The First 5 Steps Toward Financial Wellness

The hardest part to getting your finances in order is knowing those first steps you should take towards improving them. It’s easy to feel overwhelmed and opt for ignoring your financial troubles, hoping that they will disappear. However, the longer you wait to understand and straighten out your finances, the worse it is going to get.
The good news is, it’s never too early or too late to start. If you’re missing payments, behind on priority debts, or even if you just want to find some order when it comes to finances, here are the first five steps that will lead you towards financial wellness:

  • Take a Financial Check-Up – Create a budget chart either in Excel or use one of the many free spreadsheets available online. Record all of your earnings for the month and weigh that against all of your expenses.

    It’s important to record all of your expenses, including bills, services, rent/mortgage, but even the smallest things. If you’re paying $6/week at the laundromat, include it. It could be worth your while to take a week and keep all of your receipts (coffee, gas, parking, etc).

    You’ll be amazed at how everything adds up. It might take some time, but the small nuances now will mean better financial health down the road.

  • Know What You Owe/Know Your Interest – If you’re going to climb out of debt, you need to understand your debt from top to bottom. You would be amazed how many people don’t actually know the total amount they are in debt.

    Compile all of your credit cards, car loans, bank loans, mortgage, student debt and any other debt you have into one total. Now that you have that number, figure out how much of your monthly bill payments are interest. Highlight which items have the highest interest rate (credit cards are typically the highest).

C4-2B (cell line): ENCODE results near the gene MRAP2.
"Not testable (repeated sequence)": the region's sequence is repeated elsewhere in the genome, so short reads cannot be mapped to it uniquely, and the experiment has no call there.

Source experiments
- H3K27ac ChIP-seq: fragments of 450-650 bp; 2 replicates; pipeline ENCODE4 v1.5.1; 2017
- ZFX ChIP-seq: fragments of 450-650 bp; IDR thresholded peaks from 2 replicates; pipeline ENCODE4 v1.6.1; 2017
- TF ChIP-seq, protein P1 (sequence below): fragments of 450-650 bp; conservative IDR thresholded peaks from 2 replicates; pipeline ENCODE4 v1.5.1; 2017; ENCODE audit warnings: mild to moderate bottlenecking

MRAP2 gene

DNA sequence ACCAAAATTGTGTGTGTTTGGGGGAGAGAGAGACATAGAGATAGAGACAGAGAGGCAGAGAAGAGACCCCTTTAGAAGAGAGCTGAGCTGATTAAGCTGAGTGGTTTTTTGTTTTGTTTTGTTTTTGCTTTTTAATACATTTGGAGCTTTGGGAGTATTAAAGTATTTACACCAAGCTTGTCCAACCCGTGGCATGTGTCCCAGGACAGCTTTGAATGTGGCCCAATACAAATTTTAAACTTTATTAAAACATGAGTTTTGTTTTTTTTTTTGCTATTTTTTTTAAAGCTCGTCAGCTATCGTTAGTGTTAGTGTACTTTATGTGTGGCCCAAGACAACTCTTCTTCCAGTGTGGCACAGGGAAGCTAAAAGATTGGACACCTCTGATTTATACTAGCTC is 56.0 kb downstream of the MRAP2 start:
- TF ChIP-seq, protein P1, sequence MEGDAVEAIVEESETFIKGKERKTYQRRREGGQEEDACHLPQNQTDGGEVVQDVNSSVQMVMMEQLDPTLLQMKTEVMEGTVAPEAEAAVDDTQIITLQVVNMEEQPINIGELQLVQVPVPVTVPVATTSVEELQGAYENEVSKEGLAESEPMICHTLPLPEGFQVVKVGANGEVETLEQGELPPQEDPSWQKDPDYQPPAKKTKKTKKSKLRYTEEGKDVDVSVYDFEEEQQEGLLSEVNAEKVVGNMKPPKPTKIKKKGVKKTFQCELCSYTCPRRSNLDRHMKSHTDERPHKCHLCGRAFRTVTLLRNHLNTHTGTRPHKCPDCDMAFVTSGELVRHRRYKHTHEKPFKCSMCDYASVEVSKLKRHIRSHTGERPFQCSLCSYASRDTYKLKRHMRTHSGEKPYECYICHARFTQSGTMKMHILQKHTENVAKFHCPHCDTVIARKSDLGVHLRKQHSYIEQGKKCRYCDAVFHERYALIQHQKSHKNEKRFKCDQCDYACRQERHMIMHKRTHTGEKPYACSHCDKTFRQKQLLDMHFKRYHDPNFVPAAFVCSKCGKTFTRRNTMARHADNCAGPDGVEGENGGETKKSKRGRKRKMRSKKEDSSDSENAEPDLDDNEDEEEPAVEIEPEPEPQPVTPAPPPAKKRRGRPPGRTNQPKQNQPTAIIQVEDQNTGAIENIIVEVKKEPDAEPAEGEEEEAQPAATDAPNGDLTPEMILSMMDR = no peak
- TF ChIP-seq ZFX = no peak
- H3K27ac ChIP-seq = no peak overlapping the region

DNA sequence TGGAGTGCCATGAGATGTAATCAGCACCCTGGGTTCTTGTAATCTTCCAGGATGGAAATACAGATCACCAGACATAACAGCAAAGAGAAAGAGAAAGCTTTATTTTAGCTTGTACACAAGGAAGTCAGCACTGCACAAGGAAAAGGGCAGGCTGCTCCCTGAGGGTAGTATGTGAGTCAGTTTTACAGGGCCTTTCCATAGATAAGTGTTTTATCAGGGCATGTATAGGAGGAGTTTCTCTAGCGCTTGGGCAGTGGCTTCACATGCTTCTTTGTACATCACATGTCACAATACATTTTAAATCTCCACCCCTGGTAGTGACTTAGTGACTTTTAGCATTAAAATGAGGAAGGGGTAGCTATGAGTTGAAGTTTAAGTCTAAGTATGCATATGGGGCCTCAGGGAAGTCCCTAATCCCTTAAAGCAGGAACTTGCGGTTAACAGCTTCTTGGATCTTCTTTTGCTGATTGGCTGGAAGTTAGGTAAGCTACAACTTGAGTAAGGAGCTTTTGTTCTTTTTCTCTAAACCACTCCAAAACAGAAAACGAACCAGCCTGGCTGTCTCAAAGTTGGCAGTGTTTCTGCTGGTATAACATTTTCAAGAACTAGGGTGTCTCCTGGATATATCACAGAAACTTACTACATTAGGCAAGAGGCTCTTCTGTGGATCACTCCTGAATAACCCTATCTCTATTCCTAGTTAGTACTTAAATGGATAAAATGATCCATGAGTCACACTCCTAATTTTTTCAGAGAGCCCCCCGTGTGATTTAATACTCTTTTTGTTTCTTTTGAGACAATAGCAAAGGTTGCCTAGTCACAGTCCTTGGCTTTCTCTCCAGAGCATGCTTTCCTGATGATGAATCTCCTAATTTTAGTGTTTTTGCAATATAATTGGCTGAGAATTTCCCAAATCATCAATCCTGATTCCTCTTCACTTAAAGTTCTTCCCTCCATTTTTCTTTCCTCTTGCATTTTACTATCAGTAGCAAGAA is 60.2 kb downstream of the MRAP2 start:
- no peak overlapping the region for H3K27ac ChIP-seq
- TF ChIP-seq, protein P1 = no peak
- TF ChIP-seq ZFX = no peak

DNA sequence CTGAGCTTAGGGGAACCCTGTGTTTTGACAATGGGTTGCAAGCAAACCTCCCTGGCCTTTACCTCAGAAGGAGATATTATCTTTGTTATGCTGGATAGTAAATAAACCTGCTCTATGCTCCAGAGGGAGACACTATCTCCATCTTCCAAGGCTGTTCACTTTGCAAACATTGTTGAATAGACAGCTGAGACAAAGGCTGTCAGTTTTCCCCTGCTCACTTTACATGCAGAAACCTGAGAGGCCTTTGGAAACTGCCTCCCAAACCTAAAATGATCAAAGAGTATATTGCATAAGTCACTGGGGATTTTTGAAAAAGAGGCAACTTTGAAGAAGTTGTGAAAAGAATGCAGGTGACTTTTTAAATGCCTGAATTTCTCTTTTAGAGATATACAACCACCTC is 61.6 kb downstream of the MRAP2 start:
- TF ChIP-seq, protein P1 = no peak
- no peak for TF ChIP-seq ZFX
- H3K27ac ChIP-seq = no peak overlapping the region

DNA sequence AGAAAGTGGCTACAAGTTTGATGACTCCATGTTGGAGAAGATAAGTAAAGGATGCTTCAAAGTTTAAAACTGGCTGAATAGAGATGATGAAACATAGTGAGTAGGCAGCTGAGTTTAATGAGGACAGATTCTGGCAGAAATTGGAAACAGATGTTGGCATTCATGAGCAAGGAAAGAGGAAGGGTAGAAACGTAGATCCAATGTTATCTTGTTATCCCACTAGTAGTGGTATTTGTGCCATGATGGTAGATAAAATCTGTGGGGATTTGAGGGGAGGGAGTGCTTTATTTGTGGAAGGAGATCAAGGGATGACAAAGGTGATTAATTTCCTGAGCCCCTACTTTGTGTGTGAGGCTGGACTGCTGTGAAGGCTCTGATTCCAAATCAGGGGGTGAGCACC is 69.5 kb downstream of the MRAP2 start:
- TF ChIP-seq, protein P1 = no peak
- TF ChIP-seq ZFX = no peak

Having a firm grasp on your debt and interest payments will allow you to plan with urgency, and help you break down your goals.

  • Set S.M.A.R.T. Goals – Telling yourself you want to be debt free, or you want to save more money won’t cut it. If you want to see results and set a plan that you’re going to stick to, first you need to set goals that are Simple, Measurable, Achievable, Realistic, and Timely (S.M.A.R.T.)

    Think “I want to pay off $8,000 in credit card debt within 18 months”. This allows you to keep track and note progress. Setting realistic expectations of yourself will also stop you from kicking yourself over the things you don’t have and allow you to put more positive energy towards future goals.

  • Make Your Plan – Now that you understand what’s coming in, what’s going out, where it’s going and the results you want from yourself, it’s time to create a strategic plan on how to reach your goals.

    Like your goals, your plan should be realistic and achievable. Where can you make changes? Start with the small things like cooking at home instead of dining out, making coffee at home instead of buying coffee every day, or cancelling a magazine subscription. Then you can plan to look into some bigger changes such as researching cheaper insurance, going on a lighter cable package, or downsizing to one car vs. two.

    Start small, but think big. Every dollar you can save by making a change to your routine is a dollar gone from your debt or added to your savings.

  • Consider Your Resources – Have you realized that you’re paying out more each month than you’re taking in? Have you discovered that you’re paying multiple high interest payments per month and not moving forward in eliminating your balances?

    Seeking help from a professional to better understand your options could uncover solutions you didn’t know were available. Rita Anderson and Associates offers free initial consultations, and has the experience and the creative know-how that can put you on the right track.

Getting your finances in order and climbing out of debt doesn’t have to be a struggle. Facing the issue is a giant leap towards improving your financial wellbeing and sometimes the biggest investment we can make is understanding our situation and committing to a plan that will change it.